Arunachal Pradesh Tourism

ARUNACHAL PRADESH
, “the land of the dawn-lit mountains”, is one of India’s last unspoilt wildernesses. A wealth of fascinating cultures and peoples – plus a staggering five hundred species of orchid – are found in its glacial terrain, alpine meadows and subtropical rainforests.

The capital, Itanagar, is north of the Brahmaputra across from Jorhat. In the far west of the state, the road from Bhalukpong on the Assamese border to Tawang climbs steadily through rugged hills, streams and primeval forests, crossing the dramatic Sela Pass (4300m) midway. Along the route lie the Buddhist towns of Bomdila, Rupa and Dirang. In the far northeast, Namdapha National Park is home to clouded and snow leopards. Nearby Parasuramkund is one of India’s most important and least accessible Hindu pilgrimage sites.

Despite its beauty, tourism has been discouraged because of the extremely sensitive border with Chinese-occupied Tibet in the north and Myanmar in the east. In 1962, the Chinese invaded Arunachal Pradesh, reaching Tezpur in Assam, a 300km incursion India has never forgotten. Since then, a strong military stance has been adopted in the area. All visitors require a permit to enter the state and most places are only accessible by jeep.

Between December and March, most of the state’s hill towns are bitterly cold and accommodation is not geared up to cope – bring a winter sleeping bag, hot water bottle and torch, as power cuts are common.

Tawang

Some 180km beyond Bomdila, the great Buddhist monastery of TAWANG, the largest in India, dominates the land of the Monpas. Perched at around 3500m and looking out onto a semicircle of peaks, snow-capped for much of the year, Tawang town feels very much like the end-of-the-road place it is. It is cold here most of the time, so bring your thermals.

Tawang Monastery, established in the seventeenth century when this area was part of Greater Tibet, was the birthplace of the sixth Dalai Lama. The colourful fortress-like complex, a couple of kilometres beyond the town, houses around five hundred monks and is renowned for its collection of manuscripts and thangkas. There is a small museum (Rs20) filled with Buddhist ornaments and relics, and a library. The main shrine room is richly decorated and has several statues, including a beautiful thousand-armed Chenrezig (or Avalokitesvara). If you’re lucky the monks may invite you in for a cup of salted yak-butter tea. Much to the displeasure of the Chinese government, the present Dalai Lama – who passed through Tawang in 1959 after being forced out of Tibet – visited the monastery in late 2009.

Two ani gompas (nunneries) are visible from the main gate, clinging to the steep mountain slopes in the distance. They can be reached on foot in a couple of hours or by vehicle on a road that passes through a military camp and therefore requires a permit. A 5km ropeway connecting Tawang with the ani gompas was being constructed at the time of research.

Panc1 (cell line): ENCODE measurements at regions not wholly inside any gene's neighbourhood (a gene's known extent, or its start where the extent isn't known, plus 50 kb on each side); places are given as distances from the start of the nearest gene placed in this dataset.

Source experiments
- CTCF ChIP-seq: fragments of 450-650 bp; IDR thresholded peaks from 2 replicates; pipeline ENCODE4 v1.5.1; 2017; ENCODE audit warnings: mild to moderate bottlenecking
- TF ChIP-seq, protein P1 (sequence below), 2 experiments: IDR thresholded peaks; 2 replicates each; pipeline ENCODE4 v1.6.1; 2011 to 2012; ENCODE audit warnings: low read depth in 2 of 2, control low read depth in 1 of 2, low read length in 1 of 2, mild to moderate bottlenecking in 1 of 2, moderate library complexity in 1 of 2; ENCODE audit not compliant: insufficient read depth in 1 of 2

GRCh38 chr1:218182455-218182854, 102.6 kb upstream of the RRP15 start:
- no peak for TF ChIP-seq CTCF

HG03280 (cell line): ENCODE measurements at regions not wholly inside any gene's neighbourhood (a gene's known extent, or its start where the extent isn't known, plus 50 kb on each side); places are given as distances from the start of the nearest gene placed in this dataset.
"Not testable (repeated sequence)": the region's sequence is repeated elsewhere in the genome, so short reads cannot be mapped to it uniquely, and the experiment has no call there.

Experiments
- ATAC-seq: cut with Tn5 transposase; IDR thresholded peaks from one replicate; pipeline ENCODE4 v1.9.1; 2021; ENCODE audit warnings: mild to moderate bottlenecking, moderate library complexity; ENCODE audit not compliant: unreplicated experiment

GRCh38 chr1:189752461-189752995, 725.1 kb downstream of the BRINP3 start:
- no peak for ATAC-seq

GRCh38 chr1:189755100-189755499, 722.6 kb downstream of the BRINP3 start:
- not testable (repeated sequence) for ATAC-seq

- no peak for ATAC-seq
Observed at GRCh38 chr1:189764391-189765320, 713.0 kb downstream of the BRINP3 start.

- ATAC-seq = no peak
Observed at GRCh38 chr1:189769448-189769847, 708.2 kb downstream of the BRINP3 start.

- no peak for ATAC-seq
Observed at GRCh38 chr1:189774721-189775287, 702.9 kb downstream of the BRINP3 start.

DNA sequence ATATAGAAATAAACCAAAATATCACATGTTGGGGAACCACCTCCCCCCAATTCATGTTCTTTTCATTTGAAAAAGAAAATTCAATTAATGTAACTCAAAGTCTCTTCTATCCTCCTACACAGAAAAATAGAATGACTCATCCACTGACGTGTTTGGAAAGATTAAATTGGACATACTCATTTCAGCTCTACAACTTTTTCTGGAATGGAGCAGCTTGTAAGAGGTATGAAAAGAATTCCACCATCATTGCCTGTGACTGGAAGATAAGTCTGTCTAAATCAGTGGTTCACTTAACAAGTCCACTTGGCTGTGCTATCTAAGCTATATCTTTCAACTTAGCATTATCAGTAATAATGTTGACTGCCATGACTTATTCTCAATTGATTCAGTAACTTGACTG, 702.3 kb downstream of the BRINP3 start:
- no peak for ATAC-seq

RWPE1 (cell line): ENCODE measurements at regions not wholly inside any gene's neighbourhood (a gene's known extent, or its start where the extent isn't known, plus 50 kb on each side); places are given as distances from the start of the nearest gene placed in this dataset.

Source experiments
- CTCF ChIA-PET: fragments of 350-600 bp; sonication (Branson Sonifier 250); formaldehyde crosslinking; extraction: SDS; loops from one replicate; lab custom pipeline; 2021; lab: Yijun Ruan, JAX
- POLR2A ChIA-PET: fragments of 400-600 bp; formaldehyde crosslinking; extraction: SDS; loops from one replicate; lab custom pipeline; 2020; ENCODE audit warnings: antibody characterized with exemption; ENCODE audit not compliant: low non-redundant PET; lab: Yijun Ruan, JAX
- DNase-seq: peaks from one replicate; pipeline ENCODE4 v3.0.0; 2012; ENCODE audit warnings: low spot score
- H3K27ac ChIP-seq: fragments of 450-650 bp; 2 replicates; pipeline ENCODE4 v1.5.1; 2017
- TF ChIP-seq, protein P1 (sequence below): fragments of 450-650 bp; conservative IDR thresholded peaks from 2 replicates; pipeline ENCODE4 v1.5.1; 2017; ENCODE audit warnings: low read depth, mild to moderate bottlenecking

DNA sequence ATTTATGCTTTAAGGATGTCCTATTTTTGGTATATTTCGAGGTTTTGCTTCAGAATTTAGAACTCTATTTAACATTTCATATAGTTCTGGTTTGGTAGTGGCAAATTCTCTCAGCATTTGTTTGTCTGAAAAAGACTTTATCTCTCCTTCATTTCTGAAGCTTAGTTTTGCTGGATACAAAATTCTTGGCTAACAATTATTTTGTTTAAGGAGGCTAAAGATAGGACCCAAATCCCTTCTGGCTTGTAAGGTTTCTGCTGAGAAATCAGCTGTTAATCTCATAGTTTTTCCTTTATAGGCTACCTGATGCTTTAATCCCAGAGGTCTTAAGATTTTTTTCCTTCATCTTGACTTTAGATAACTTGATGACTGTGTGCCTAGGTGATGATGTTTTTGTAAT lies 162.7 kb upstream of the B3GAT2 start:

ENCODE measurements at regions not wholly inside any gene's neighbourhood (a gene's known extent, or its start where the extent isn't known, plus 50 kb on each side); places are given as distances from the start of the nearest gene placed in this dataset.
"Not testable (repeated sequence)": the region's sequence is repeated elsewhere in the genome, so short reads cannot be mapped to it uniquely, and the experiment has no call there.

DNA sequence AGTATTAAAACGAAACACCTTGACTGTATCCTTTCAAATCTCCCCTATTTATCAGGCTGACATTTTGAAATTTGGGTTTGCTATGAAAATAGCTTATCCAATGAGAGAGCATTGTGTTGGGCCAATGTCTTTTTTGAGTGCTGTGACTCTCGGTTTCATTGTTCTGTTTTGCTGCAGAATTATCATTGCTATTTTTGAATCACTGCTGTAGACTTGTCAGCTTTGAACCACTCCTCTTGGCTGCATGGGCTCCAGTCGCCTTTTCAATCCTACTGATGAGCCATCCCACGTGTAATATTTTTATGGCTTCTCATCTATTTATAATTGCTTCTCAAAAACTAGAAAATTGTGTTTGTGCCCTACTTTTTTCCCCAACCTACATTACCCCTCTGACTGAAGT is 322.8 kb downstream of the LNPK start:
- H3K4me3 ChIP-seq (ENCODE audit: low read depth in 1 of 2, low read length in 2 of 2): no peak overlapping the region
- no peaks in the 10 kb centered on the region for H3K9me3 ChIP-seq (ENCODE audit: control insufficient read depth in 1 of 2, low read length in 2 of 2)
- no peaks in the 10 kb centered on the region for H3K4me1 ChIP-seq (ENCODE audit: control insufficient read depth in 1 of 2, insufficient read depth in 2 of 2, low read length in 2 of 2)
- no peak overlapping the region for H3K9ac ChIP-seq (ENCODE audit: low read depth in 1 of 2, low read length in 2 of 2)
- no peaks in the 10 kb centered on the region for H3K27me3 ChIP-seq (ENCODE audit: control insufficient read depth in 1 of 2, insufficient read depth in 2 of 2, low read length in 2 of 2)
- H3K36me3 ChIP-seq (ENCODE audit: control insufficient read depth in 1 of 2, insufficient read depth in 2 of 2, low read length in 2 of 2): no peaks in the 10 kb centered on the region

Tawang is a friendly town, with festivals held throughout the year. The three-day Torgya celebration is staged every January to ward off evil spirits and natural disasters and the week-long Losar (Buddhist New Year) festival is held in February or early March, with more dancing and festivities.

Beyond Tawang, very close to the Tibetan border, is the lake district of Bangachangsa. Dotted with pristine high-altitude lakes, small gompas and caves associated with Guru Rinpoche, it is sacred to Tibetan Buddhists and Sikhs – Guru Nanak visited the region twice, hence the small Sikh gurudwara. There is no public transport but challenging treks can be arranged at Hotel Pemaling in Dirang or the tourist office in Bomdila.

 

Namdapha National Park:

The beautifully remote NAMDAPHA NATIONAL PARK is unique for its massive range of altitudes (200–4500m). Close to the Myanmar border, Namdapha is home to tigers, leopards (clouded and snow), elephants, red pandas, deer and the endangered Hoolock gibbon, although you are unlikely to spot any big wildlife on a short visit. The journey here is long and uncomfortable, so it’s advisable to visit with a tour operator: try Purvi Discovery, Gurudongma Tours & Treks or Jungle Travels India.

The park headquarters are at Miao, where you can book to stay at the Forest Rest House (Rs501–700) in Deban, the main camp, which has wonderful views over the river valley.It’s possible to take a guided elephant trek with overnight camping inside the park – contact the Field Director at Miao.

Buses to and from Miao pass through Margherita, 64km southwest, and Tinsukia, 40km further southwest in Assam, where rail services run to Guwahati. Dibrugarh is a further 47km beyond Tinsukia.

Arunachal Pradesh’s tribal groups:

Arunachal Pradesh is stunningly diverse, with 26 major tribal groups, each with its own culture, dialect, dress, social structure and traditions. Polygamy remains common among many of them, as does the religious blend of Hindu, Buddhist and animist beliefs. The main ethnic groups include Wanchos, Noctes, Tangsas, Singphos, Khamptis, Mishmis, Mijis, Galos, Padams, Miwongs, Membas, Tagins and Puroiks. However, within all the groups, tradition is slowly giving way to modern influences, particularly among the younger generation, who increasingly wear western clothes, watch Bollywood flicks and eat Chinese food.

 

Some of the most Exciting Tour of Arunachal Pradesh:

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